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Horse therapy could benefit adults with Parkinson’s disease

A new HABRI-funded study will explore the effects of equine-assisted therapy on several hallmarks of PD pathophysiology

Equine-assisted therapy (EAT) and its effect on adults diagnosed with Parkinson’s disease (PD) is set to be explored in a new research project, funded by the Human Animal Bond Research Institute (HABRI). Photo ©BigStockPhoto.comEquine-assisted therapy (EAT) and its effect on adults diagnosed with Parkinson’s disease (PD) is set to be explored in a new research project, funded by the Human Animal Bond Research Institute (HABRI).

The study, led by researchers from the Texas Woman’s University (TWU’s) School of Health Promotion and Kinesiology, will compare bradykinesia (or slowness of movement) severity and functional outcomes before and after eight weeks of EAT in adults with PD and characterize the resulting human-animal interaction, HABRI says.

“While research studies examining the physiological benefits of horseback riding have been conducted before, there is a lack of published research regarding the physical adaptations of EAT in adults with PD,” says the study’s principal investigator, B. Rhett Rigby, PhD. “We hope the results of this study will further the efficacy of EAT as a novel treatment modality for this population, and lead to a more widespread acceptance by healthcare practitioners.”

Researchers will work with 30 men diagnosed with PD, aged 40 to 80 years. Fifteen participants will complete eight weeks of EAT, while the remaining 15 will complete a similar protocol on a horseback riding simulator, HABRI says. The EAT intervention will contain 17 total sessions over a period of eight weeks, with a licensed physical therapist overseeing and conducting all EAT sessions. Similar protocols will be in place for the simulated riding sessions.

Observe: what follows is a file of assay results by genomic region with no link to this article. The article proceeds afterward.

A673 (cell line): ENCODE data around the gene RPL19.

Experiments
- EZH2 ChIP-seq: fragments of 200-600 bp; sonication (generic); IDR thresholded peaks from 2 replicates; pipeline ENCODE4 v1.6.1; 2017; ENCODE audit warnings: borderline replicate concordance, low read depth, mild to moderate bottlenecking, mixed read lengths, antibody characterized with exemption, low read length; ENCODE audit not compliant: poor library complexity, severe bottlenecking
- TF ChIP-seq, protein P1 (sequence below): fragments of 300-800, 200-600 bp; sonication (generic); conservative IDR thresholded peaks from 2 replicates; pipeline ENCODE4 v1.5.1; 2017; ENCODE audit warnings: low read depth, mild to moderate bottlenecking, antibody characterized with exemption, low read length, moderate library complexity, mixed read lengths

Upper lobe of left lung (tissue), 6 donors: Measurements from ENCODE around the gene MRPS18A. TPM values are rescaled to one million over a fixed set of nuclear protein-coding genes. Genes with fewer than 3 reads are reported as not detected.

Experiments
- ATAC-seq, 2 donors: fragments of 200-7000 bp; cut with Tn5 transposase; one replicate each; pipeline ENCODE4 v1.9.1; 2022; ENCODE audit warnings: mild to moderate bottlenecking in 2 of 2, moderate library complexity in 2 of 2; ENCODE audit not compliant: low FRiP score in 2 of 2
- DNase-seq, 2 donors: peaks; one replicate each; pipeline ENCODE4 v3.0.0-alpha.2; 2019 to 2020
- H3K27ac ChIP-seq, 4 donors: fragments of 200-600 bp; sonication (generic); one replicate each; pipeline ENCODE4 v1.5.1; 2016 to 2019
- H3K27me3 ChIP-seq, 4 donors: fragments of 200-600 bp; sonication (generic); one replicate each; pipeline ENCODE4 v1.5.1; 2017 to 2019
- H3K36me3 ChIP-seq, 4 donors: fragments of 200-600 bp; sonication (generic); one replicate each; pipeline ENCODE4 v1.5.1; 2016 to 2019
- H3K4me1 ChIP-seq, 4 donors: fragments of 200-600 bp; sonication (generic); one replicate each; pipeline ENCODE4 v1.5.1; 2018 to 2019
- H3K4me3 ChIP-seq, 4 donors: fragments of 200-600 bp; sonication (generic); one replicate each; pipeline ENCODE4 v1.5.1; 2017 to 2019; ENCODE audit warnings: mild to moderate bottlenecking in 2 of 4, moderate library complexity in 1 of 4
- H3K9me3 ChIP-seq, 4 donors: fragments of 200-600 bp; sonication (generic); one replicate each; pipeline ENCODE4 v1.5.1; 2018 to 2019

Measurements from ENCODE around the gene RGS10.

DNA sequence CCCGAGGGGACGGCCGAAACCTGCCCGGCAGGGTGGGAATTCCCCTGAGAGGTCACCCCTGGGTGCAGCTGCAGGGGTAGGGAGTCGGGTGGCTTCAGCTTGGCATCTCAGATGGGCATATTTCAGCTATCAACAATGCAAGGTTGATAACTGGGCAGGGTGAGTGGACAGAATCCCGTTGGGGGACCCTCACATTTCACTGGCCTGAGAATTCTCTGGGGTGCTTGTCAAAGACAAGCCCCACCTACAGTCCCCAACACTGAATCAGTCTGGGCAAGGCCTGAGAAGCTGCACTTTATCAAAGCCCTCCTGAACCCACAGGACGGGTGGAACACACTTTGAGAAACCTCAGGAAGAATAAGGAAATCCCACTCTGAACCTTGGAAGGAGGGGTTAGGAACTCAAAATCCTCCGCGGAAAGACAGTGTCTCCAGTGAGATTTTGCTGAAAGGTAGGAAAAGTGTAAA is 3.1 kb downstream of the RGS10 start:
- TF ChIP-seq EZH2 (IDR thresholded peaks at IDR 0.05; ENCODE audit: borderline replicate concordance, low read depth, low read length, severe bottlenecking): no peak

While preliminary data in the form of two pilot studies suggests an improvement in postural sway and balance after EAT in older adults with balance deficits, the new study seeks to determine if these adaptions will lead to improvements with other hallmark features of PD pathophysiology (i.e. bradykinesia, posture, balance, and gait).

“By promoting interaction and engagement with horses, this study has the potential to positively impact an understudied population while fostering human-animal bonds and improving physical and occupational therapy practices,” says HABRI’s executive director, Steven Feldman.

“With a greater understanding of the physical effects of equine-assisted therapy for these individuals and greater acceptance by healthcare practitioners, we hope to also see an increase in demand for EAT that will ultimately result in EAT becoming more affordable and accessible,” Dr. Rigby says.

For more information on the study (titled “How does 8 weeks of equine-assisted therapy affect older adults diagnosed with Parkinson’s disease?”), click here.

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